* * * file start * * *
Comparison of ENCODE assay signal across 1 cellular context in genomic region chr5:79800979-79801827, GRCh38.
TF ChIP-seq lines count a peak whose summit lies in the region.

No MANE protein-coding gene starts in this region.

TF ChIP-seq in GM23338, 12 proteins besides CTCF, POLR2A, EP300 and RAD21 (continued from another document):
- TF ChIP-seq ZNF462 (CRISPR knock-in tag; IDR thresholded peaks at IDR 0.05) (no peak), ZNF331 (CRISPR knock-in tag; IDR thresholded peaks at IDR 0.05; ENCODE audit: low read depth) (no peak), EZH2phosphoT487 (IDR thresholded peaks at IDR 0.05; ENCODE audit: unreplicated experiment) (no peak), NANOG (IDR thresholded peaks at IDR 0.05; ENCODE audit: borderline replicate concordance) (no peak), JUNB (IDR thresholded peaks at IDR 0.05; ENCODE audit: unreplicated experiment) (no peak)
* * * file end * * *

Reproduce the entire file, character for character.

Comparison of ENCODE assay signal across 1 cellular context in genomic region chr5:79800979-79801827, GRCh38.
TF ChIP-seq lines count a peak whose summit lies in the region.

No MANE protein-coding gene starts in this region.

TF ChIP-seq in GM23338, 12 proteins besides CTCF, POLR2A, EP300 and RAD21 (continued from another document):
- TF ChIP-seq ZNF462 (CRISPR knock-in tag; IDR thresholded peaks at IDR 0.05) (no peak), ZNF331 (CRISPR knock-in tag; IDR thresholded peaks at IDR 0.05; ENCODE audit: low read depth) (no peak), EZH2phosphoT487 (IDR thresholded peaks at IDR 0.05; ENCODE audit: unreplicated experiment) (no peak), NANOG (IDR thresholded peaks at IDR 0.05; ENCODE audit: borderline replicate concordance) (no peak), JUNB (IDR thresholded peaks at IDR 0.05; ENCODE audit: unreplicated experiment) (no peak)